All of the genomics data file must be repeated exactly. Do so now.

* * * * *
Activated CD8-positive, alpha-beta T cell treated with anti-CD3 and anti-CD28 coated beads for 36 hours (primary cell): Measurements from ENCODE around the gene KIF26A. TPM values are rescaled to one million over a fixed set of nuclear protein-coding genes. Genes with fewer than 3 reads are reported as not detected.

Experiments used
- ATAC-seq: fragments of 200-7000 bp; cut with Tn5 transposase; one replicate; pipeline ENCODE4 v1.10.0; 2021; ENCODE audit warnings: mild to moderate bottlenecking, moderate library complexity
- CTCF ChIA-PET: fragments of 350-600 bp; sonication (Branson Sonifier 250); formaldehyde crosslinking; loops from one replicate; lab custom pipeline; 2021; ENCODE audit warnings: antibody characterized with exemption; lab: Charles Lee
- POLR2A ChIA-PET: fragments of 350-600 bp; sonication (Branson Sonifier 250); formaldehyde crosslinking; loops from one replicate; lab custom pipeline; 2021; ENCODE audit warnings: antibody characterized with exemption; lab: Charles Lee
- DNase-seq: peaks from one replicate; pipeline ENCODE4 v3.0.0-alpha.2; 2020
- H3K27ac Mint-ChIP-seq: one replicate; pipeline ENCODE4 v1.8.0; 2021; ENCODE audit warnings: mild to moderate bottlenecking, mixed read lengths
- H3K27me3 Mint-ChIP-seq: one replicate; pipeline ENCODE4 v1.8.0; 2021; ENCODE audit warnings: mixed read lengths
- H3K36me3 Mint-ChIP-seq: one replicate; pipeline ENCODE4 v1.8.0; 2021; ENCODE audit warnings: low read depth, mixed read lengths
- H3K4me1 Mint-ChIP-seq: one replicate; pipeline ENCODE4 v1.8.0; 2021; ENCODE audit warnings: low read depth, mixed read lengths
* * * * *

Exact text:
Activated CD8-positive, alpha-beta T cell treated with anti-CD3 and anti-CD28 coated beads for 36 hours (primary cell): Measurements from ENCODE around the gene KIF26A. TPM values are rescaled to one million over a fixed set of nuclear protein-coding genes. Genes with fewer than 3 reads are reported as not detected.

Experiments used
- ATAC-seq: fragments of 200-7000 bp; cut with Tn5 transposase; one replicate; pipeline ENCODE4 v1.10.0; 2021; ENCODE audit warnings: mild to moderate bottlenecking, moderate library complexity
- CTCF ChIA-PET: fragments of 350-600 bp; sonication (Branson Sonifier 250); formaldehyde crosslinking; loops from one replicate; lab custom pipeline; 2021; ENCODE audit warnings: antibody characterized with exemption; lab: Charles Lee
- POLR2A ChIA-PET: fragments of 350-600 bp; sonication (Branson Sonifier 250); formaldehyde crosslinking; loops from one replicate; lab custom pipeline; 2021; ENCODE audit warnings: antibody characterized with exemption; lab: Charles Lee
- DNase-seq: peaks from one replicate; pipeline ENCODE4 v3.0.0-alpha.2; 2020
- H3K27ac Mint-ChIP-seq: one replicate; pipeline ENCODE4 v1.8.0; 2021; ENCODE audit warnings: mild to moderate bottlenecking, mixed read lengths
- H3K27me3 Mint-ChIP-seq: one replicate; pipeline ENCODE4 v1.8.0; 2021; ENCODE audit warnings: mixed read lengths
- H3K36me3 Mint-ChIP-seq: one replicate; pipeline ENCODE4 v1.8.0; 2021; ENCODE audit warnings: low read depth, mixed read lengths
- H3K4me1 Mint-ChIP-seq: one replicate; pipeline ENCODE4 v1.8.0; 2021; ENCODE audit warnings: low read depth, mixed read lengths